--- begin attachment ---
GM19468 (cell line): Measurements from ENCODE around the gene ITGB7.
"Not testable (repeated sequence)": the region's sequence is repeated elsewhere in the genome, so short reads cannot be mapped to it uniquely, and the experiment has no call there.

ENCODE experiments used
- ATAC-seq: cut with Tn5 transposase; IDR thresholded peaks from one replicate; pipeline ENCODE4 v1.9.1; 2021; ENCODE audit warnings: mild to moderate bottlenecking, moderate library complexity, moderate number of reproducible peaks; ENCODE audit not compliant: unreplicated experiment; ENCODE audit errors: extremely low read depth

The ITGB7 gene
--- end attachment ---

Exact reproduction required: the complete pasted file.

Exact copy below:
GM19468 (cell line): Measurements from ENCODE around the gene ITGB7.
"Not testable (repeated sequence)": the region's sequence is repeated elsewhere in the genome, so short reads cannot be mapped to it uniquely, and the experiment has no call there.

ENCODE experiments used
- ATAC-seq: cut with Tn5 transposase; IDR thresholded peaks from one replicate; pipeline ENCODE4 v1.9.1; 2021; ENCODE audit warnings: mild to moderate bottlenecking, moderate library complexity, moderate number of reproducible peaks; ENCODE audit not compliant: unreplicated experiment; ENCODE audit errors: extremely low read depth

The ITGB7 gene